Ever since Brenda Zemp was a kid herself, she's had an affinity for taking care of children.
"I started baby-sitting when I was 8 years old," said Zemp, a 17-year-old senior at Davis High School.The baby-sitting jobs of her younger years have come in handy because Zemp is now a co-owner of Safe Safari, an hourly day-care business in Kaysville.
She, her sister, Bonnie, 20, and her brother, Derrel, 22, bought the business 18 months ago with money they inherited after their father died of cancer nearly two years ago.
Brenda, who helps with keeping the books, hiring employees, building clientele and planning activities for the children, has been honored as a finalist in the 1991 Governor's Young Entrepreneur Search.
Since they purchased the business, the Zemp children have expanded it, almost doubling the floor space, and now serve about 600 families, or about 1,500 youngsters, regularly.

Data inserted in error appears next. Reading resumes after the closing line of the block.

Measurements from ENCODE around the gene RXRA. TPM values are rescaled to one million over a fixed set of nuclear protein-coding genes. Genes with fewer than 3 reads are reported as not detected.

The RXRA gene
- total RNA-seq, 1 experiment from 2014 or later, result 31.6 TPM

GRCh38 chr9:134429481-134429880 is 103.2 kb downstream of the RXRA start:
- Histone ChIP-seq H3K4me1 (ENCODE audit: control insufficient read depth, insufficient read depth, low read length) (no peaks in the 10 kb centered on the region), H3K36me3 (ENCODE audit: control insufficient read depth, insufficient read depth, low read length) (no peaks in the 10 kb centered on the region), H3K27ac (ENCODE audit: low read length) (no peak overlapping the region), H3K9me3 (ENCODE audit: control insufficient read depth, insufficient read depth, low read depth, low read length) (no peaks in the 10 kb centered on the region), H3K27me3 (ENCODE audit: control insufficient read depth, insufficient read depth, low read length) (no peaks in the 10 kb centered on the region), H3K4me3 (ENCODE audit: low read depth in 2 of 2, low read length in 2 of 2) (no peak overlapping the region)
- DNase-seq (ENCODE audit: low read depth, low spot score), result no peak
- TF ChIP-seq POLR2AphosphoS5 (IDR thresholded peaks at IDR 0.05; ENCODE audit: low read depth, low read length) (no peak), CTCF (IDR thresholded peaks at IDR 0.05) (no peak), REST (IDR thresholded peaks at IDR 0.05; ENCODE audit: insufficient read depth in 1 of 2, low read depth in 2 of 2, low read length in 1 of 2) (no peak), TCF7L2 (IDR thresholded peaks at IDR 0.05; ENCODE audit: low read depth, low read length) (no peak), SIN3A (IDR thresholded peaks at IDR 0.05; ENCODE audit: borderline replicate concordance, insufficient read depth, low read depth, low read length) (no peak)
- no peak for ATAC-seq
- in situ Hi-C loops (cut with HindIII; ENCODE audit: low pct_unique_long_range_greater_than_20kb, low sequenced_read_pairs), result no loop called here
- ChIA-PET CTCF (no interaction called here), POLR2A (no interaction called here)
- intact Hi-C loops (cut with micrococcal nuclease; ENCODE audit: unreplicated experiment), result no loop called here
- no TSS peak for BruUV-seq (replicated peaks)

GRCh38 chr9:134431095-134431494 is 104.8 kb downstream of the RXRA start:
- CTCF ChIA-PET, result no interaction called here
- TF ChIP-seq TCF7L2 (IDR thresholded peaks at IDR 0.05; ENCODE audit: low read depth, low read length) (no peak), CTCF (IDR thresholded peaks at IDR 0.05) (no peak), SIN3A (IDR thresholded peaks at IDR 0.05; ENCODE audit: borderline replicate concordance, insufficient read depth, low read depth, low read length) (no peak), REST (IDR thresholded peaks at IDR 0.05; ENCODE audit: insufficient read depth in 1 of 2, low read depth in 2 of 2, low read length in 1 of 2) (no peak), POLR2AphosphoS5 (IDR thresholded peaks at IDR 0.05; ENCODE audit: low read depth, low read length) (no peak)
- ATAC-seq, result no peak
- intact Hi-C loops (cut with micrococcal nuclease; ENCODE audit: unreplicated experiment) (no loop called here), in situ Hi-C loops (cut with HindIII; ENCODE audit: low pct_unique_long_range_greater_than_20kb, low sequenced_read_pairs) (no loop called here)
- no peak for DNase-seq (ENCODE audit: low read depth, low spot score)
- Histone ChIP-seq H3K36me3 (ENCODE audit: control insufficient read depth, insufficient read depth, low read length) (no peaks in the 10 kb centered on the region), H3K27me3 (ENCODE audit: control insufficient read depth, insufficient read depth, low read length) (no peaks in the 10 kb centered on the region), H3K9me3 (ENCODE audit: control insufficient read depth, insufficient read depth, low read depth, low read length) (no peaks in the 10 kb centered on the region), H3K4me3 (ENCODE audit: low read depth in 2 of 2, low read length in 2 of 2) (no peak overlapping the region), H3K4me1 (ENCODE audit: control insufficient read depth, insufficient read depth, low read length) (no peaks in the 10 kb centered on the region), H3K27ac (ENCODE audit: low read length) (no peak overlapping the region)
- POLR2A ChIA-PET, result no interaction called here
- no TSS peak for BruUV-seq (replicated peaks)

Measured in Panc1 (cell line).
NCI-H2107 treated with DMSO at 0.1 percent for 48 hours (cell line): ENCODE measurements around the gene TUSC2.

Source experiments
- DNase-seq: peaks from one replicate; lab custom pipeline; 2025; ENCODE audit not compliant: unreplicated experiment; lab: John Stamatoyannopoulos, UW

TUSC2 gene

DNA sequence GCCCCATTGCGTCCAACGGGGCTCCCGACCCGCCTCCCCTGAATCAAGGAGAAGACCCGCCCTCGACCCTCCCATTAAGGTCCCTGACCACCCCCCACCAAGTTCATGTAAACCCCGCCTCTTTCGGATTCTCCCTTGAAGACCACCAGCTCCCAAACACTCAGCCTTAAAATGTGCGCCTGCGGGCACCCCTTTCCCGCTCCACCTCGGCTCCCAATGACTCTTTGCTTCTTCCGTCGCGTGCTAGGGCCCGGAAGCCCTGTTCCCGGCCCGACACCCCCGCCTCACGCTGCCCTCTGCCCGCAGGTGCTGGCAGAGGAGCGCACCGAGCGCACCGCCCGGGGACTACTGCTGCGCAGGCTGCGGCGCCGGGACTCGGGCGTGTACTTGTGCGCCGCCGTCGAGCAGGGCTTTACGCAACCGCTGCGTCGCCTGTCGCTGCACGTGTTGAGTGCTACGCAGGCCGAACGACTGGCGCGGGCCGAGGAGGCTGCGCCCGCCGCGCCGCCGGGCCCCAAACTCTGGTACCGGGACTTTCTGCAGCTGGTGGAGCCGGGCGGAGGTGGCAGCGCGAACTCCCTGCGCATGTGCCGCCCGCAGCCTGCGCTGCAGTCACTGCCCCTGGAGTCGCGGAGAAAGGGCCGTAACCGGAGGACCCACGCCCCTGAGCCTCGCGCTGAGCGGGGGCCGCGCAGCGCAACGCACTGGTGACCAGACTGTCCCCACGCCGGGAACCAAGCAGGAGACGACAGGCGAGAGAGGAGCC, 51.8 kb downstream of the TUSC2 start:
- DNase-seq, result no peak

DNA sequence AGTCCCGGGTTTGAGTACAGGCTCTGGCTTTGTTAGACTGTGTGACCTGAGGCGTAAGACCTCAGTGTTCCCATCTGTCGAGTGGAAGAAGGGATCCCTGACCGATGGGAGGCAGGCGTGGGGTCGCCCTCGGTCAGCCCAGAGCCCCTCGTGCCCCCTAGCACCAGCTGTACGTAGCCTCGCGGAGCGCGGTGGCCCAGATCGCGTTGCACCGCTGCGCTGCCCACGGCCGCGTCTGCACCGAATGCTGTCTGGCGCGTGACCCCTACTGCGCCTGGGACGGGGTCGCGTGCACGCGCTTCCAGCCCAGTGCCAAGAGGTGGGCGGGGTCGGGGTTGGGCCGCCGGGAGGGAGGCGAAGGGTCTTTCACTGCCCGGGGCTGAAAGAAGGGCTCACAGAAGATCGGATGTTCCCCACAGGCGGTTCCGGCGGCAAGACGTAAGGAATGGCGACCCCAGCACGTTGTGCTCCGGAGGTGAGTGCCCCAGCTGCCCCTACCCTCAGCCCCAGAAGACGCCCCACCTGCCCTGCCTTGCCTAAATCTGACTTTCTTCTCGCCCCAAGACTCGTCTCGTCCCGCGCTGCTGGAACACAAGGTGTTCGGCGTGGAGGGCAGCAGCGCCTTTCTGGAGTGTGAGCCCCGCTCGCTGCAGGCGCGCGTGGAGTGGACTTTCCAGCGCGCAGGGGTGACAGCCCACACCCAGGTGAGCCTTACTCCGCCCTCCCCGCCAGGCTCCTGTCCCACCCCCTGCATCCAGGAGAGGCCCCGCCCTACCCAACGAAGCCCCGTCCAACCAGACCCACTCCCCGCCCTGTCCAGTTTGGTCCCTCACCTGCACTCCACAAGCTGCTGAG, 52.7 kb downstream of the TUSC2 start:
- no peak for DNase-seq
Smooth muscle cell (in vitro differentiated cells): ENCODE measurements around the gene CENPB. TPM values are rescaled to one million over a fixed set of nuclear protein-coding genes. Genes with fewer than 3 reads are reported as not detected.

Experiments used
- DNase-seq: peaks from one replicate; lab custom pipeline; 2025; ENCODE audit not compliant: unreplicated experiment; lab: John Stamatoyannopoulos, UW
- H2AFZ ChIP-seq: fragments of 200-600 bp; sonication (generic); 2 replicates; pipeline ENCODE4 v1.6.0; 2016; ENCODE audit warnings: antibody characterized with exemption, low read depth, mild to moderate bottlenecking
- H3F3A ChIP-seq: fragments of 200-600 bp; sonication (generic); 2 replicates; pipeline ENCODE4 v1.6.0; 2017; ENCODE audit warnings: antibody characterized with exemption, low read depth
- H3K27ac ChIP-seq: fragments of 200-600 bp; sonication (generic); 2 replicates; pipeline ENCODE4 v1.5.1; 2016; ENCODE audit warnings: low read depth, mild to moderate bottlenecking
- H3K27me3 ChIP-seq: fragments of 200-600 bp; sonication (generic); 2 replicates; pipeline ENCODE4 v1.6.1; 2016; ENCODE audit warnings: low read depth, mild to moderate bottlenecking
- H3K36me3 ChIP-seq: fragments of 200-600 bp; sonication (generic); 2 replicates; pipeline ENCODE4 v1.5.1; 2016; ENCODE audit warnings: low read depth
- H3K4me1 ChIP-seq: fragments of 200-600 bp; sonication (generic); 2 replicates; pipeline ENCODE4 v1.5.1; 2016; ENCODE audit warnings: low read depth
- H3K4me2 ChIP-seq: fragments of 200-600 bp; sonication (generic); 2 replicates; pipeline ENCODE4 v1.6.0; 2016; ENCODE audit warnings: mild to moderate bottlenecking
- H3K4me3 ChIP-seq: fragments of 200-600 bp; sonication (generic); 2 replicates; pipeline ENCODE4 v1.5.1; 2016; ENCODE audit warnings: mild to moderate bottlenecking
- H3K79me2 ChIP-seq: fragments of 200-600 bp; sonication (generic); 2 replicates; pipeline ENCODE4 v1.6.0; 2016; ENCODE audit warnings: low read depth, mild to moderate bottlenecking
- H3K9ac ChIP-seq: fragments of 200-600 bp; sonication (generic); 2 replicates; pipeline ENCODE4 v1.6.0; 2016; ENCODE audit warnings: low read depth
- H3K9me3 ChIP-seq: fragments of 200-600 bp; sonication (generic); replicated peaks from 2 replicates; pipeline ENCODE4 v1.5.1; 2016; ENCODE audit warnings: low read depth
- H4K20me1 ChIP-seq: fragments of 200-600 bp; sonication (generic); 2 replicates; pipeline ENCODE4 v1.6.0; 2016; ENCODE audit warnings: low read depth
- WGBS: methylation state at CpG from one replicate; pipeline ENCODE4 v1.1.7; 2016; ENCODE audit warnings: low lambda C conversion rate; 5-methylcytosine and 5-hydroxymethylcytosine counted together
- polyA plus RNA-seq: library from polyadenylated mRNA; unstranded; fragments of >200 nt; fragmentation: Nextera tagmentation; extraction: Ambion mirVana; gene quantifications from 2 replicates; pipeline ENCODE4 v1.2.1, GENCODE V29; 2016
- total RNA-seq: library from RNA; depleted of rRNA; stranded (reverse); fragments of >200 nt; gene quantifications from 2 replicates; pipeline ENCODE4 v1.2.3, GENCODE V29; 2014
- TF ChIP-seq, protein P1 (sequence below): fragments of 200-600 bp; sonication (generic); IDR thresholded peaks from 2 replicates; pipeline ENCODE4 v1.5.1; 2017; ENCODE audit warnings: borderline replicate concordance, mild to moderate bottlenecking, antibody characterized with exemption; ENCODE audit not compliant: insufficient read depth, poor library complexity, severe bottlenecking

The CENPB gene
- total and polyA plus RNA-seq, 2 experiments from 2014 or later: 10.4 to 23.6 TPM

"There's a lot of kids," said Brenda, who says she knows them all by name. "That's what I do down here is make sure I know where the kids are coming from and what kind of situation they're in."
A few months ago, she had to fire someone for the first time. "It was uncomfortable. I didn't enjoy doing it, but we had to do it."
Another unpleasant part of the job is dealing with children who appear to be abused. Last year, Brenda helped a mother and her three children, who were being abused by the father, get into counseling.
She has to love the job, because it's not a serious moneymaking proposition yet. Last year, Safe Safari grossed $42,000, but the net income was a mere $1,500.
"It's mainly just for experience right now," said Brenda, who plans to study child development and family relations at Weber State College.
After she and her siblings get their degrees, they may consider franchising. "We'd like to get bigger and better."